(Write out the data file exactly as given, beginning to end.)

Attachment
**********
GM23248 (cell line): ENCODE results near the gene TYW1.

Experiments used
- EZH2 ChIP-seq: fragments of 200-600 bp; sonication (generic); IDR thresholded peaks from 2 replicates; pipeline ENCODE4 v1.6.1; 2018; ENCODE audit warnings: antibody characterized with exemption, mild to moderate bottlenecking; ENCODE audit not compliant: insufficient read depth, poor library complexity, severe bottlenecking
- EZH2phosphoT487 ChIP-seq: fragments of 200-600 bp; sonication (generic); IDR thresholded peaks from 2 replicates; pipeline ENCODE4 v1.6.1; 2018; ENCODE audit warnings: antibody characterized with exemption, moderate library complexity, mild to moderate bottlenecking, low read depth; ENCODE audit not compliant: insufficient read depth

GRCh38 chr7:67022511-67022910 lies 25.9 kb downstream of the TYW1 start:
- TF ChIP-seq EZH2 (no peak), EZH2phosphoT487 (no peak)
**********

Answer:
GM23248 (cell line): ENCODE results near the gene TYW1.

Experiments used
- EZH2 ChIP-seq: fragments of 200-600 bp; sonication (generic); IDR thresholded peaks from 2 replicates; pipeline ENCODE4 v1.6.1; 2018; ENCODE audit warnings: antibody characterized with exemption, mild to moderate bottlenecking; ENCODE audit not compliant: insufficient read depth, poor library complexity, severe bottlenecking
- EZH2phosphoT487 ChIP-seq: fragments of 200-600 bp; sonication (generic); IDR thresholded peaks from 2 replicates; pipeline ENCODE4 v1.6.1; 2018; ENCODE audit warnings: antibody characterized with exemption, moderate library complexity, mild to moderate bottlenecking, low read depth; ENCODE audit not compliant: insufficient read depth

GRCh38 chr7:67022511-67022910 lies 25.9 kb downstream of the TYW1 start:
- TF ChIP-seq EZH2 (no peak), EZH2phosphoT487 (no peak)